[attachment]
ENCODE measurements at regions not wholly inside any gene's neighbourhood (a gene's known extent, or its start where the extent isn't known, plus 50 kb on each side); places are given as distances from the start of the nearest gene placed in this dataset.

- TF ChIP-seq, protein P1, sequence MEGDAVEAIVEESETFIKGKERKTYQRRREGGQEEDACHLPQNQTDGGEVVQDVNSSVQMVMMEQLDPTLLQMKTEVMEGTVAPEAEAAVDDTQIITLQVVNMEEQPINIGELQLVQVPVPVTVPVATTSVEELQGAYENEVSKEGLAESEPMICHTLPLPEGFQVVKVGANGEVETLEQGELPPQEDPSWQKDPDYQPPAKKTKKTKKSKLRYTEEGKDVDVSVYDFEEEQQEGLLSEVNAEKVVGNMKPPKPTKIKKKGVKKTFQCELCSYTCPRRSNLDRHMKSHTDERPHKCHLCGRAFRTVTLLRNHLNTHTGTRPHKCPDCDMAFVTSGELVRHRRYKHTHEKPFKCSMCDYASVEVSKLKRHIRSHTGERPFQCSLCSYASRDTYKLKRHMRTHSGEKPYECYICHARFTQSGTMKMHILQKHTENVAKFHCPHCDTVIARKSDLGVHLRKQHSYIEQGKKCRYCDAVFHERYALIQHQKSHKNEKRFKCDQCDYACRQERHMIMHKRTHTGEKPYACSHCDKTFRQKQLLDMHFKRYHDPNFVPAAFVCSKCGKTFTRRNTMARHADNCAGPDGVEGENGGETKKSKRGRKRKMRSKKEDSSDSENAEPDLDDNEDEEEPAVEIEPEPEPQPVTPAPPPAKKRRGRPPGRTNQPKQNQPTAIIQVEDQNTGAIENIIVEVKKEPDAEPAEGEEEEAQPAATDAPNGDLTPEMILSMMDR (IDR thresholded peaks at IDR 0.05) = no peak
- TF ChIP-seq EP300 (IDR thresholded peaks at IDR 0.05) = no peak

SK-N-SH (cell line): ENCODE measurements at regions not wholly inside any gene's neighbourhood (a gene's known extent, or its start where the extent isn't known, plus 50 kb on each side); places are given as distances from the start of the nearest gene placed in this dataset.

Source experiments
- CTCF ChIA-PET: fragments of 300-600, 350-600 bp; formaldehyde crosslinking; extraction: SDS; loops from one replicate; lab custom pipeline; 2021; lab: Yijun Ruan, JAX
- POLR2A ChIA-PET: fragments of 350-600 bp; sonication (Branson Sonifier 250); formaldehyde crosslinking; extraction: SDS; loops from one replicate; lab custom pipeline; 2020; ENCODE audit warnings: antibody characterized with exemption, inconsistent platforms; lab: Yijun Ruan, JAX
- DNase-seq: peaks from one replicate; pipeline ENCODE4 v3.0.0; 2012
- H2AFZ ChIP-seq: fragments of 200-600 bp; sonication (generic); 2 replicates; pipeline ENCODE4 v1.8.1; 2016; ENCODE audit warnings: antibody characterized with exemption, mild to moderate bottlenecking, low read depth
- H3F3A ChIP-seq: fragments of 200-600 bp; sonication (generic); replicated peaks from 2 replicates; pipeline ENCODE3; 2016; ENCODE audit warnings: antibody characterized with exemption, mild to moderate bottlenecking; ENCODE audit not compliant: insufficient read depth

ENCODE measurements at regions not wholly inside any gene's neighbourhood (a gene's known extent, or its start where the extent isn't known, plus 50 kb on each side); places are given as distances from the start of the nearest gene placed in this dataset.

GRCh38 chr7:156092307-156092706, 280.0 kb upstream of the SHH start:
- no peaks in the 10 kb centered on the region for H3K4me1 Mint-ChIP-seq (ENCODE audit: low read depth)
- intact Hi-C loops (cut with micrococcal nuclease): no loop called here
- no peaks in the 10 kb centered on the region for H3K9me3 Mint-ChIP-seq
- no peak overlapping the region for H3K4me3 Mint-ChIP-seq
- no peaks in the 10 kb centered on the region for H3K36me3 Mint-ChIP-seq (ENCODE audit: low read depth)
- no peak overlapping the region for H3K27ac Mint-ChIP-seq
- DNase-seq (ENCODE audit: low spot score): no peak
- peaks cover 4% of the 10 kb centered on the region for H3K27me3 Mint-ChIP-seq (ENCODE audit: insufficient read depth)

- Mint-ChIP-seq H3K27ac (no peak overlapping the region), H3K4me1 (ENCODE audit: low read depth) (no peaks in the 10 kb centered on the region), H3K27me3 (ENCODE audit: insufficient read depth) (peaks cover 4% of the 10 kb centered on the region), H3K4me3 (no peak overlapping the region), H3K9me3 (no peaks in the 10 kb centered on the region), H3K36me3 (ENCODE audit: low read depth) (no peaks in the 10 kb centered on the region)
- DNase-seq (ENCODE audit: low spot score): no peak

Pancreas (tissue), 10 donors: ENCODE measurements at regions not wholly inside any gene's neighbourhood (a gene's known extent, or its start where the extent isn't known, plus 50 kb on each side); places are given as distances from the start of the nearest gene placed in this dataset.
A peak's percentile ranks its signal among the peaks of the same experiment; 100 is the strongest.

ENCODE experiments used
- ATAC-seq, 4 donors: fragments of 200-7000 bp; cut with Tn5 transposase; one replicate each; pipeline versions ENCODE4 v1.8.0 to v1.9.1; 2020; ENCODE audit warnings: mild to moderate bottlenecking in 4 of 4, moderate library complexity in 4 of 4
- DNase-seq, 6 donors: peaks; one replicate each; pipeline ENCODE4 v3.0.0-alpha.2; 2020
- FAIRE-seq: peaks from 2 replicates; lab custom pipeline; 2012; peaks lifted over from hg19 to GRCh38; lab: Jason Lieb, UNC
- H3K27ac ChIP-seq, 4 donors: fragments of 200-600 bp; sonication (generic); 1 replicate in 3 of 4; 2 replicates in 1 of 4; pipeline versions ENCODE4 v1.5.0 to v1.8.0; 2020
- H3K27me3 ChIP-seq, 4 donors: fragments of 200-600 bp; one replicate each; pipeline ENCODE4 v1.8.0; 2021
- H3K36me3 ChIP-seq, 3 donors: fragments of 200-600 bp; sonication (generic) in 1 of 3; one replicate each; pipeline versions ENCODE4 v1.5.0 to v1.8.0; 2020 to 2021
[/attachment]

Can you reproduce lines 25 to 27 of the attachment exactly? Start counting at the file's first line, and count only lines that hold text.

ENCODE experiments used
- ATAC-seq, 4 donors: fragments of 200-7000 bp; cut with Tn5 transposase; one replicate each; pipeline versions ENCODE4 v1.8.0 to v1.9.1; 2020; ENCODE audit warnings: mild to moderate bottlenecking in 4 of 4, moderate library complexity in 4 of 4
- DNase-seq, 6 donors: peaks; one replicate each; pipeline ENCODE4 v3.0.0-alpha.2; 2020